Nevertheless, not only the novels centred on the artist-character contribute from time to time to consolidate conventional stereotypes or to define new myths. It is often the artists themselves who, with their writings, more or less consciously contribute to stiffen the repertoire of characters that can be helpful in defining their status as ‘eccentric-integrated’ in the social system (as Enrico Castelnuovo wrote, the artist is “the only type of deviant behaviour that is somehow celebrated”). From artists’ books to authorized biographies, and even more so in autobiographies and private documents (such as letters or work notes), writing gives shape to a self-presentation that is often a compromise between the rhetoric of authenticity and the need to strategically build the artist’s placement in the artistic field, confirming or dodging synthetic but effective labels on self-communication (just think of the insistence with which, in his Autocurriculum, Emilio Isgrò rejects the attribute of ‘artist’ in favour of that of ‘poet’).

Through different forms of writing, which respond to different genre codes, we define an artist’s imaginary that has also considerable repercussions on the collective perception of the figure of the artist. In order to be studied and understood, this complex imaginary requires analytical tools ranging from narratology to philology, from sociology of art to visual studies, passing through thematic criticism and reception theory.

Starting from these considerations, issue 25 of Elephant & Castle, titled Figures of the Artist: The Image of the Artist in the Forms of Literary Writing is aimed at the study of the forms of representation and self-representation of the artist in literary writing, with particular attention to the contemporary Italian context (1861-2020), but without excluding appropriate and motivated encroachments in other periods and linguistic areas. To this end, interested scholars are invited to send contributions on the following research themes:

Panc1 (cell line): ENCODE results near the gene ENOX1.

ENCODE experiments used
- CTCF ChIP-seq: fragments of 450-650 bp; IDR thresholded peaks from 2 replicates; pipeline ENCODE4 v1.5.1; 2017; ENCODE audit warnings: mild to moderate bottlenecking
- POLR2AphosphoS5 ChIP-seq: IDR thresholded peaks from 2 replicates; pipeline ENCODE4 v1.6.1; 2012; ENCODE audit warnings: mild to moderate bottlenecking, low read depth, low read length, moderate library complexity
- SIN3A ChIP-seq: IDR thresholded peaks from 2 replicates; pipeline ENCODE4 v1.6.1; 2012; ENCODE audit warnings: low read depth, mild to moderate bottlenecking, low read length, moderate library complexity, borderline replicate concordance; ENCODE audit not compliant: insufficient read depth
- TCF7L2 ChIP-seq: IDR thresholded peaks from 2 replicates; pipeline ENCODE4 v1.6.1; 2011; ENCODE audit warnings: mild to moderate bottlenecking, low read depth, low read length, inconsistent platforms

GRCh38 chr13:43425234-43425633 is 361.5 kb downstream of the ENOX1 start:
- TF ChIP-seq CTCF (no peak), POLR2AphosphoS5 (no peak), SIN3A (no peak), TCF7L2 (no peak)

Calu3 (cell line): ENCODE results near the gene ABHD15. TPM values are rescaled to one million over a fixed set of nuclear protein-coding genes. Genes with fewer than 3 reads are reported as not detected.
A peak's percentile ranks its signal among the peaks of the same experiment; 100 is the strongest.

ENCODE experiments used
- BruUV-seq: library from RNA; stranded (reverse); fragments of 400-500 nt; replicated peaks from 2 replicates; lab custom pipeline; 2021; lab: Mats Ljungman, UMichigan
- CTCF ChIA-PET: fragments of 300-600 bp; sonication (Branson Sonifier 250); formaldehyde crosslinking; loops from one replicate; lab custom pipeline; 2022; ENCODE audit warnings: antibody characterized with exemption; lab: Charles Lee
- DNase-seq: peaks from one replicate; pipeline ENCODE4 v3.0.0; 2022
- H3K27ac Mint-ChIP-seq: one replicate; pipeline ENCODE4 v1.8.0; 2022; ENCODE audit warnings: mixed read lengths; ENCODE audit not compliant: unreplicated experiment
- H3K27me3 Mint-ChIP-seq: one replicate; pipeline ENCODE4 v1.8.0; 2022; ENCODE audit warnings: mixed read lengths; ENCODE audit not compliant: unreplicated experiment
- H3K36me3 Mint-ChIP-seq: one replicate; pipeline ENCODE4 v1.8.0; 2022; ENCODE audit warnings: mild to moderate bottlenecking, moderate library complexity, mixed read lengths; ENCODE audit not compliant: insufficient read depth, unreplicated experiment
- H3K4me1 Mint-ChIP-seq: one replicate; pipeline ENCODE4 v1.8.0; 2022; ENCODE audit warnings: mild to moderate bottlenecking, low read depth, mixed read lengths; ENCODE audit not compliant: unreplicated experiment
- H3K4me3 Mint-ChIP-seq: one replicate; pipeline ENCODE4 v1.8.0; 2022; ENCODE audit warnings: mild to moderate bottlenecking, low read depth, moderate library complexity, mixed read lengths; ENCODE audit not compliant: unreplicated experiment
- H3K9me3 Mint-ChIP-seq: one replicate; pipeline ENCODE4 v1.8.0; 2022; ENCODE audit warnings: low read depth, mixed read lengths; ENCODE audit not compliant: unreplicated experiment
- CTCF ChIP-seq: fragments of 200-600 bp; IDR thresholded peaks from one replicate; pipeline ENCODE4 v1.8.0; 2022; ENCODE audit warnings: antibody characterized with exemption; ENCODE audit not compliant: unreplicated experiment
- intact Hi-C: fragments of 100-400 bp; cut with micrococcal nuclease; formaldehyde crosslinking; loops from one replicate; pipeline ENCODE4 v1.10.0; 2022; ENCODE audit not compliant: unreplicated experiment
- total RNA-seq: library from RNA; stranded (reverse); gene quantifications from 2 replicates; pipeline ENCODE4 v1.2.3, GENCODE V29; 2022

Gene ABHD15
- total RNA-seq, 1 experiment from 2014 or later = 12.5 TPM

– rhetorics of the representation of the artist in the different genres of literary writing (novel, short story, diary, autobiography, epistolary, artist’s books…) and their historical evolution;
– places, relationships, working practices: the characters of the ‘artist’s life’ in the different forms of literary writing;
– artist’s novel as a symbolic form of contemporary culture;
– artist’s public and private writings as material for a sociological study of the artist’s social status;
– private writings of artists as places of construction, authentic or strategic, of their public identity.

Proposals must be sent to the addresses and no later than January 8, 2021 and must contain a short abstract of the contribution (max 3000 characters) and a short biographical note.

Contributions may be in Italian, English, and French.

The communication of the selected proposals will take place by the end of January and the complete contributions, accompanied by images and conforming to the editorial standards of the journal, must be delivered by April 12, 2021.


Bibliografia di riferimento | Bibliography

H. S. Becker, I mondi dell’arte, il Mulino, Bologna 2012.
P. Bourdieu, Le regole dell’arte. Genesi e struttura del campo letterario (1992), il Saggiatore, Milano 2005.
M. Ciccuto, L’immagine del testo. Episodi di cultura figurativa nella letteratura italiana, Bonacci, Roma 1990.
M. Cometa, La scrittura delle immagini. Letteratura e cultura visuale, Cortina, Milano 2012.
M. Covacich, L’arte contemporanea spiegata a tuo marito, Laterza, Roma-Bari 2011.
N. Heinich, La sociologia dell’arte (2001), il Mulino, Bologna 2004.
E. Kris, O. Kurz, La leggenda dell’artista. Un saggio storico (1934), Bollati Boringhieri, Torino 1989.
G. Maffei (a cura di), Il libro d’artista, Milano, Edizione Sylvestre Bonnard, 2003.
M. C. Paillard (a cura di), Le roman du peintre, Presses Universitaires Blaise Pascal, Clermont-Ferrand 2008.
A. Pinotti, A. Somaini, Cultura visuale. Immagini sguardi media dispositivi, Einaudi, Torino 2016.
R. Pinto, Artisti di carta. Territori di confine tra arte e letteratura, postmedia books, Milano 2016.
J. Starobinski, Portrait de l’artiste en saltimbanque, Skira, Geneve 1970; trad. ita. Ritratto dell’artista da saltimbanco, Abscondita, Milano 2018.
V. Stoichita, Effetto Sherlock. Storia dello sguardo da Manet a Hitchcock, Il Saggiatore, Milano 2017.
E. Villari, P. Pepe (a cura di), Il ritratto dell’artista nel romanzo tra ‘700 e ‘900, Bulzoni Editore, Roma 2002.